In a study of RAS gene mutations in squamous cell carcinoma, researchers have found that a single mutated gene in an otherwise healthy stem cell can trigger a feedback loop of miscommunication between the cancerous stem cell and its surrounding tissue, fueling the development of a malignant tumour.
The findings, published in Nature, suggest that many of the mutations in cancer may be amplifying errors that originate in a tumour stem cell’s aberrant chemical dialogue with its surroundings.
“It’s not just that cancer moulds the microenvironment, or that the environment affects the tumour,” said the study’s first author Shaopeng Yuan in a press release. “Our study shows that there is crosstalk between the microenvironment and the stem cells in tumours. They communicate with each other and create a loop of tumour-promoting factors.”
Yuan is a graduate student in the laboratory of Elaine Fuchs, PhD, at The Rockefeller University in New York City.
Yuan and his colleagues induced mutant HRAS—the member of the RAS family of genes most common in skin cancers—into individual skin stem cells and monitored how the cancerous stem cells interact with the surrounding tissue.
“Over time, the dialogue between the cancer stem cell and its microenvironment became more and more aberrant,” Dr. Fuchs said in the release. “As we deciphered the dialogue, we realized that the miscommunication between the stem cell and its microenvironment resulted in the activation of much the same pathway that is active in the corresponding human cancers that harbour a high mutational burden.”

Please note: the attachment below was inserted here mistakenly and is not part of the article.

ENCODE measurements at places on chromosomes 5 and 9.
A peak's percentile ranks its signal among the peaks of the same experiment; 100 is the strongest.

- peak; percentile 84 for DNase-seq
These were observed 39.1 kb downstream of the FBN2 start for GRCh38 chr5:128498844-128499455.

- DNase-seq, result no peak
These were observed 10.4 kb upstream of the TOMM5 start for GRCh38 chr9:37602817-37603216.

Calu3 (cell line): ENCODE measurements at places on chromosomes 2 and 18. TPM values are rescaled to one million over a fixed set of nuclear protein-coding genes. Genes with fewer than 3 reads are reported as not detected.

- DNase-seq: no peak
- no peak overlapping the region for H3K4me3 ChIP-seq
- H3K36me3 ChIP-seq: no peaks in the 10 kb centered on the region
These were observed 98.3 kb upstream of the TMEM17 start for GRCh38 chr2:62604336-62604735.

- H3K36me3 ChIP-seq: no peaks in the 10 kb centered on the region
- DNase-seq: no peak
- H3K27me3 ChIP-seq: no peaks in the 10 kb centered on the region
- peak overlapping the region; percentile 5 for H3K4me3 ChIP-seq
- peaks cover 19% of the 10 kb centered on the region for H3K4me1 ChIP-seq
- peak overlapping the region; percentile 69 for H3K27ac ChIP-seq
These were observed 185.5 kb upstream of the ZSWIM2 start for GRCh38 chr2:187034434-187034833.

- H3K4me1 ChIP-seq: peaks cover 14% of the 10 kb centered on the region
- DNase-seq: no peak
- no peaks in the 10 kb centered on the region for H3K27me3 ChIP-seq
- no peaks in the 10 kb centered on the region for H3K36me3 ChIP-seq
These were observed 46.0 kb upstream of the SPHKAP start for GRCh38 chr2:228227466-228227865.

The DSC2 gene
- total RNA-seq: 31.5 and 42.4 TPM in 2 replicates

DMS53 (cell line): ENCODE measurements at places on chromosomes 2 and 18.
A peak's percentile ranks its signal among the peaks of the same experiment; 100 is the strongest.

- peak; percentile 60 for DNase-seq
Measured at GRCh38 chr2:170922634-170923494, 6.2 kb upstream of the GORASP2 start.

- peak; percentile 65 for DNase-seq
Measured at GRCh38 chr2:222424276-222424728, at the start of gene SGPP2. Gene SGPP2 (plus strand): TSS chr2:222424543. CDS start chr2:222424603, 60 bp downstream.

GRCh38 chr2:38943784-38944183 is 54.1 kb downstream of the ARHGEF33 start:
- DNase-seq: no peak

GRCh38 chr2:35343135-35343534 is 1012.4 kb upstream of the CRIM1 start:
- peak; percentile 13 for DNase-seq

The findings suggest that cancer mutations on their own do not set the course of the disease, the authors write. Instead, the mutations “lock in” a malignant progression determined by faulty crosstalk between a cancer stem cell and its environment.
Researchers found that invasive cancer stem cells were unexpectedly expressing the leptin receptor, Lepr. Malignant tumours expressing this receptor grew more aggressively in a leptin-rich environment.
Further, Lepr signalling within the cancer stem cells stimulated many pathways known to be hyperactivated in cancers, including the PI3-kinase, AKT and mTOR pathways.
The team is now investigating ways to block the leptin receptors in tumours to see if doing so will inhibit cancer growth.
“The leptin receptor/leptin crosstalk between cancer stem cells and the microenvironment drives a positive feedback loop that fuels malignancy,” Yuan said. “If we block this loop, which is a major pathway driving tumour progression, perhaps we can block tumour progression.”